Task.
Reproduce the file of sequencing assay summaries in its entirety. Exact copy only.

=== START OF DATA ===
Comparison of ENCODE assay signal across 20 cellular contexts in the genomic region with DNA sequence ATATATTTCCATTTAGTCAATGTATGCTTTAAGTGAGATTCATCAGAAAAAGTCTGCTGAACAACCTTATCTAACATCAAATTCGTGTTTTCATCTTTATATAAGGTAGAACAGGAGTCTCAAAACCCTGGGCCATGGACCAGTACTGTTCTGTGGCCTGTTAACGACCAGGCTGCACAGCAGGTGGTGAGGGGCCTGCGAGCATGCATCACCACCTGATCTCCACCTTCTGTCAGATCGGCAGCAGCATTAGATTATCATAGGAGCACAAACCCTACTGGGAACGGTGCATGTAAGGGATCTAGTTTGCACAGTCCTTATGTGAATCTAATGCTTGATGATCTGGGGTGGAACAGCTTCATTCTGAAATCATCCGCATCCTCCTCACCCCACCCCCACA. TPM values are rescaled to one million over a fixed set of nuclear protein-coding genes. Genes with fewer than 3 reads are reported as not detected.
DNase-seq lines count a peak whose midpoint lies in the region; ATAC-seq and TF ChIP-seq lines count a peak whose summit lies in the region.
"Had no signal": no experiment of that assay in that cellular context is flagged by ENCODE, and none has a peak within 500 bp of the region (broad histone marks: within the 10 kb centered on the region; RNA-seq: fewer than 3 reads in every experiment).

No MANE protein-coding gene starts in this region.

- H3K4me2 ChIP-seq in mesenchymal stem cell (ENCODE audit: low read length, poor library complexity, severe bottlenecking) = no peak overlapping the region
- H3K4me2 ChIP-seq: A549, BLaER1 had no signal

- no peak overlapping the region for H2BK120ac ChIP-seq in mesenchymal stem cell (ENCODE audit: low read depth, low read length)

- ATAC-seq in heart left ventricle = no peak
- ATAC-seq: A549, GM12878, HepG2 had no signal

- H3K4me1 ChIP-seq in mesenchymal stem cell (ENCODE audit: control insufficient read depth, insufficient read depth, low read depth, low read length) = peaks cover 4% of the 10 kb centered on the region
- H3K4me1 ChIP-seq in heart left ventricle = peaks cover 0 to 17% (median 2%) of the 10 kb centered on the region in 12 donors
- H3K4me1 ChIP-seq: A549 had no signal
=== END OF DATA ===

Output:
Comparison of ENCODE assay signal across 20 cellular contexts in the genomic region with DNA sequence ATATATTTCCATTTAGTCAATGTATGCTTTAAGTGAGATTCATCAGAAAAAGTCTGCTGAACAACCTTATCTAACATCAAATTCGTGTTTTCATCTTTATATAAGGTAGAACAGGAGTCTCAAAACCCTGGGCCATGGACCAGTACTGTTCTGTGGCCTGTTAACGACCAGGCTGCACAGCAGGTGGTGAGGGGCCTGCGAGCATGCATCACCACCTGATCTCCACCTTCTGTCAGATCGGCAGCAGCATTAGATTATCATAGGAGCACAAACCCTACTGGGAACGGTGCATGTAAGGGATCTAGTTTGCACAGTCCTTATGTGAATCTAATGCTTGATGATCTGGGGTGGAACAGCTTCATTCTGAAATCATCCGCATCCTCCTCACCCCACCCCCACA. TPM values are rescaled to one million over a fixed set of nuclear protein-coding genes. Genes with fewer than 3 reads are reported as not detected.
DNase-seq lines count a peak whose midpoint lies in the region; ATAC-seq and TF ChIP-seq lines count a peak whose summit lies in the region.
"Had no signal": no experiment of that assay in that cellular context is flagged by ENCODE, and none has a peak within 500 bp of the region (broad histone marks: within the 10 kb centered on the region; RNA-seq: fewer than 3 reads in every experiment).

No MANE protein-coding gene starts in this region.

- H3K4me2 ChIP-seq in mesenchymal stem cell (ENCODE audit: low read length, poor library complexity, severe bottlenecking) = no peak overlapping the region
- H3K4me2 ChIP-seq: A549, BLaER1 had no signal

- no peak overlapping the region for H2BK120ac ChIP-seq in mesenchymal stem cell (ENCODE audit: low read depth, low read length)

- ATAC-seq in heart left ventricle = no peak
- ATAC-seq: A549, GM12878, HepG2 had no signal

- H3K4me1 ChIP-seq in mesenchymal stem cell (ENCODE audit: control insufficient read depth, insufficient read depth, low read depth, low read length) = peaks cover 4% of the 10 kb centered on the region
- H3K4me1 ChIP-seq in heart left ventricle = peaks cover 0 to 17% (median 2%) of the 10 kb centered on the region in 12 donors
- H3K4me1 ChIP-seq: A549 had no signal